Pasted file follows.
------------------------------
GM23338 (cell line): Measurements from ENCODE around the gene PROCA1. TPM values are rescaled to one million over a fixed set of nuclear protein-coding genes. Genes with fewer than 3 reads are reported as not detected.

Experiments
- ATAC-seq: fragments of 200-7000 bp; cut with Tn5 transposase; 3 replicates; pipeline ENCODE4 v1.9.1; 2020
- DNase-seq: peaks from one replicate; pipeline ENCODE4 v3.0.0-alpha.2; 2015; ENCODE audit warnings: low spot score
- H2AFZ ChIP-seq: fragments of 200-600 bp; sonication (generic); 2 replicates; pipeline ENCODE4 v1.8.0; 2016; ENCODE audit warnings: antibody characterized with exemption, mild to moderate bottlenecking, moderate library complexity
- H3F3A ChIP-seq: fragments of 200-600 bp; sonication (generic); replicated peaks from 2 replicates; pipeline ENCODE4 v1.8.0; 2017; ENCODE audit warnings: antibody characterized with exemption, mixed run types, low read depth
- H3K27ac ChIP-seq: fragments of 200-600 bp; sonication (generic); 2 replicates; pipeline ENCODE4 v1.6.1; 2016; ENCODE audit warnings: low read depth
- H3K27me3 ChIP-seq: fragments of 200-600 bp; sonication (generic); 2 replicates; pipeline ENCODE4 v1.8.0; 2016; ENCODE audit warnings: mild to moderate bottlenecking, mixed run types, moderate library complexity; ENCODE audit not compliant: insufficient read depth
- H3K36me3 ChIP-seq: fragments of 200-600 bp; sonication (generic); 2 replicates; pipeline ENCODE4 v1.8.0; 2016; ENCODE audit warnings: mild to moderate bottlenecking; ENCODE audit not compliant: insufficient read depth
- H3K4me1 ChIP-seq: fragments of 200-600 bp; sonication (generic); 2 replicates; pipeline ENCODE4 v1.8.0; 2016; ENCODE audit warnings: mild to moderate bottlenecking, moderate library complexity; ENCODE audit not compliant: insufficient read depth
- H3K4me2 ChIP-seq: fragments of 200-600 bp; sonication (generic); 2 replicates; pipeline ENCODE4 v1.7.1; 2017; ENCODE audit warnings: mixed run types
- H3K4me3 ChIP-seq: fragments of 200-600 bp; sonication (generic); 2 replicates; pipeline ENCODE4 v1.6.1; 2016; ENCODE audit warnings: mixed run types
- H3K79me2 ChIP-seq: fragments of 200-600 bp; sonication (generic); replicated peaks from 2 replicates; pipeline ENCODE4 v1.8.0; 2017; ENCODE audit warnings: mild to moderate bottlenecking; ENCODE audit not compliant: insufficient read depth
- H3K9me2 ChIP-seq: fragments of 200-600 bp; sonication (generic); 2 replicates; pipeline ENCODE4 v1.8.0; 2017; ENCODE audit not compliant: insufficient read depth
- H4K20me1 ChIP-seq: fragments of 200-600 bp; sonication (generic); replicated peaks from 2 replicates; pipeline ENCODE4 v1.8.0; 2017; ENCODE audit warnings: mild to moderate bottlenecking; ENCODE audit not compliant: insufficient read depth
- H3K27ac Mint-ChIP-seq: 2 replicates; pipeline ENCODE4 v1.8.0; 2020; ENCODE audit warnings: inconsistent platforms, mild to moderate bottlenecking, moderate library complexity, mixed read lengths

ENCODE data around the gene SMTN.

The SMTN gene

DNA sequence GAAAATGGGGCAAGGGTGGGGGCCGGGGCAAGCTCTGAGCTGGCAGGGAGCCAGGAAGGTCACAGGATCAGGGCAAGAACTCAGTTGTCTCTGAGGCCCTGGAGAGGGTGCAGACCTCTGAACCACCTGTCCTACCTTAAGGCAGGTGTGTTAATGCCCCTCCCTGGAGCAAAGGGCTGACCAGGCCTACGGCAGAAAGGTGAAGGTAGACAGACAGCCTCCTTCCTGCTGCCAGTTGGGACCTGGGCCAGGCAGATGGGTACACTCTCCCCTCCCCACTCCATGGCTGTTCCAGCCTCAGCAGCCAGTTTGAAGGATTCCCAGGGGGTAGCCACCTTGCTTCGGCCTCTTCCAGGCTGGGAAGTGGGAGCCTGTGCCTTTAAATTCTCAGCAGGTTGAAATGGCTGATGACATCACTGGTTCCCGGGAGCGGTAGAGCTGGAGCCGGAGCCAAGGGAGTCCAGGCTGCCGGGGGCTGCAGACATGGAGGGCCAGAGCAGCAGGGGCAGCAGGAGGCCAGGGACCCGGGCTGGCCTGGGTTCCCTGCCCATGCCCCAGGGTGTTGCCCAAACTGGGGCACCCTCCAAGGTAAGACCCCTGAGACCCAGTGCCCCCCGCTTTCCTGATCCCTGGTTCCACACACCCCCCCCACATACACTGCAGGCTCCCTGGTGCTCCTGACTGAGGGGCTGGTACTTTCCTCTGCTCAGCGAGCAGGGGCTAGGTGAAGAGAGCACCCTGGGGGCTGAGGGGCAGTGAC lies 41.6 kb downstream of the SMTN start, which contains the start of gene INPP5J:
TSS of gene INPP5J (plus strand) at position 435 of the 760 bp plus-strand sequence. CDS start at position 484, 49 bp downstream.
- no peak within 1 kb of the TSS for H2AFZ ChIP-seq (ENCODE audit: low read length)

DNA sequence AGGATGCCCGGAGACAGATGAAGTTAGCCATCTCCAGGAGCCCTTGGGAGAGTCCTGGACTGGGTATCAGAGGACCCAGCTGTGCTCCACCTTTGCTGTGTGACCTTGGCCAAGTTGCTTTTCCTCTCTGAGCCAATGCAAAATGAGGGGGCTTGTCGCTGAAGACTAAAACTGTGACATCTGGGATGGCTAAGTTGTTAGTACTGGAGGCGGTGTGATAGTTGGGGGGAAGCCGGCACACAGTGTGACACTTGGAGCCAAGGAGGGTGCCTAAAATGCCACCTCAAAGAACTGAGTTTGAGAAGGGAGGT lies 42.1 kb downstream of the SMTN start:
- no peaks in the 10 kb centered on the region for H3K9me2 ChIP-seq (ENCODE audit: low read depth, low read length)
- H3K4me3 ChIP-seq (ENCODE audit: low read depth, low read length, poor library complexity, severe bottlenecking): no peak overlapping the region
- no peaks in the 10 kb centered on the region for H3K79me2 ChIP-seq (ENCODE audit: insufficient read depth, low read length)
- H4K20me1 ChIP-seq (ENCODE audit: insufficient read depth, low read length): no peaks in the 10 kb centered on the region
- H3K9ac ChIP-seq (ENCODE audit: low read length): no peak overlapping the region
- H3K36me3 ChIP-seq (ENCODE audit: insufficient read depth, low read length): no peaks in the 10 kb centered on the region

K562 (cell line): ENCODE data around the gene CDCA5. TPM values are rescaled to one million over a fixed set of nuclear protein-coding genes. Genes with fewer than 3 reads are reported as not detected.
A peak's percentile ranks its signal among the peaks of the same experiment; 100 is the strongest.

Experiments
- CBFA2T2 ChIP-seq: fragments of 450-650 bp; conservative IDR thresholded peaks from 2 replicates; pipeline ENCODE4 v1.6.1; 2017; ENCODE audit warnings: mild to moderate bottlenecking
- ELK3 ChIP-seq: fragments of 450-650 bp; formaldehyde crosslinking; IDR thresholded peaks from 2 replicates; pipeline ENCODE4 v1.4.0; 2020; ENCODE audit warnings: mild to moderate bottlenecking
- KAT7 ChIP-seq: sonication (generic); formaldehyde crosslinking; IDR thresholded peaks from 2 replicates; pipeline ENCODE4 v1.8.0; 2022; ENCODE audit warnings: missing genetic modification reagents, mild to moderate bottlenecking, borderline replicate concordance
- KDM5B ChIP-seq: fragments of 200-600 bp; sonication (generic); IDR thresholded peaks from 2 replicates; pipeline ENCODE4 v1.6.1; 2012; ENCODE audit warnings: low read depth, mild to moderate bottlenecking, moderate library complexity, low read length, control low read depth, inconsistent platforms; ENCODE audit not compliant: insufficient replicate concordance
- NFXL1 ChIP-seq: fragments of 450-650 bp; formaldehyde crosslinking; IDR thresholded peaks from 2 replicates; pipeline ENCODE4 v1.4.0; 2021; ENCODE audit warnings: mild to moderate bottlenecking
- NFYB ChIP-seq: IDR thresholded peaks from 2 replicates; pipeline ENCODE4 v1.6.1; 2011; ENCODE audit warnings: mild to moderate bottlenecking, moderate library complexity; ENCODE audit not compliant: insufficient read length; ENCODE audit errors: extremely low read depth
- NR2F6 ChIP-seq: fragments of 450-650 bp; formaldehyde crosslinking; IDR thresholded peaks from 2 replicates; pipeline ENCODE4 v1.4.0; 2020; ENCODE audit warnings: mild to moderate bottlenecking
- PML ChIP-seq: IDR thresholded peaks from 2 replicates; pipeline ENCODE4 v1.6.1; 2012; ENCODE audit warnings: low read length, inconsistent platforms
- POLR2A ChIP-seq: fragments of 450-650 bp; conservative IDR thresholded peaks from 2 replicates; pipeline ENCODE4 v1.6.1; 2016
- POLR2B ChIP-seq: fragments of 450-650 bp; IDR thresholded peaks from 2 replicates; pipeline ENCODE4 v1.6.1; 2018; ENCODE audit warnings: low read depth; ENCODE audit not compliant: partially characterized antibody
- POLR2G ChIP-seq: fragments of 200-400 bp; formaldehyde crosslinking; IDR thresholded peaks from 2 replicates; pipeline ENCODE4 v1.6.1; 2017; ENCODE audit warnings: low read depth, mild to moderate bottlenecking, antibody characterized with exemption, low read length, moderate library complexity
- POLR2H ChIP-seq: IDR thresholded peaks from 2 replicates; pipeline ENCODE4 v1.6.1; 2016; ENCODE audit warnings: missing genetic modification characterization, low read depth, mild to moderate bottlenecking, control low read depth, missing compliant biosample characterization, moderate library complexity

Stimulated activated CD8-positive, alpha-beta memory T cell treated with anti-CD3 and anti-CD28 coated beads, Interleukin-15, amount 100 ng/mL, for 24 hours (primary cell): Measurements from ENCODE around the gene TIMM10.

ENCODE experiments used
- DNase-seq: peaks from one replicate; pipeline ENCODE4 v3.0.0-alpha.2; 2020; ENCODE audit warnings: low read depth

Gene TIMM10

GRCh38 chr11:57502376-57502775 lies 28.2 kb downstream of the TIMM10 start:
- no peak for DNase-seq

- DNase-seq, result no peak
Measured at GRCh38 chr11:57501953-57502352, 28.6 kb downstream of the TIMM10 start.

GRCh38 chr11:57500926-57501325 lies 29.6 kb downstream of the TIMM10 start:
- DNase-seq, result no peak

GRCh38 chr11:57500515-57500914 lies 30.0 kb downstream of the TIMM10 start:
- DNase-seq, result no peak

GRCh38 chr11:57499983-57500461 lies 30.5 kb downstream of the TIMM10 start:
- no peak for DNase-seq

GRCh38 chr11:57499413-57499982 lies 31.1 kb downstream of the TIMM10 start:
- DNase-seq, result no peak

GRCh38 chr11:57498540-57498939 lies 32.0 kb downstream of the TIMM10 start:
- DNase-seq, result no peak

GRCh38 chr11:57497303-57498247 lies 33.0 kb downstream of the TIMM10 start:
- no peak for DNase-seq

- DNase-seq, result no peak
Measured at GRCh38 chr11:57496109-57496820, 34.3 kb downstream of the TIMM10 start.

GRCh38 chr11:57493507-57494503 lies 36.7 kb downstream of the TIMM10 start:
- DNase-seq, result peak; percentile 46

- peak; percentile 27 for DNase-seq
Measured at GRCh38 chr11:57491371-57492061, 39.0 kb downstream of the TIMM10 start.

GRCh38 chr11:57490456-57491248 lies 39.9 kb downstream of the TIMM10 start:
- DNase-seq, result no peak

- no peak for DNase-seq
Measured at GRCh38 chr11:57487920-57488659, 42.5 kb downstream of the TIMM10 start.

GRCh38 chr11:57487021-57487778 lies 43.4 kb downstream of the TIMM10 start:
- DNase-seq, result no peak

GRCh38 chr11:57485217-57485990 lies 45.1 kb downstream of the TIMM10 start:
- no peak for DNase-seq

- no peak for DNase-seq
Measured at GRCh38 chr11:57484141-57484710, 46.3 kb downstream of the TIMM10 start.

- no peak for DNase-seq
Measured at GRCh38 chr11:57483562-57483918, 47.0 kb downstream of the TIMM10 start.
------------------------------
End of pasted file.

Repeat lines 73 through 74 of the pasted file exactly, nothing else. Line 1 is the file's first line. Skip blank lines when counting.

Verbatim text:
Measured at GRCh38 chr11:57487920-57488659, 42.5 kb downstream of the TIMM10 start.

GRCh38 chr11:57487021-57487778 lies 43.4 kb downstream of the TIMM10 start: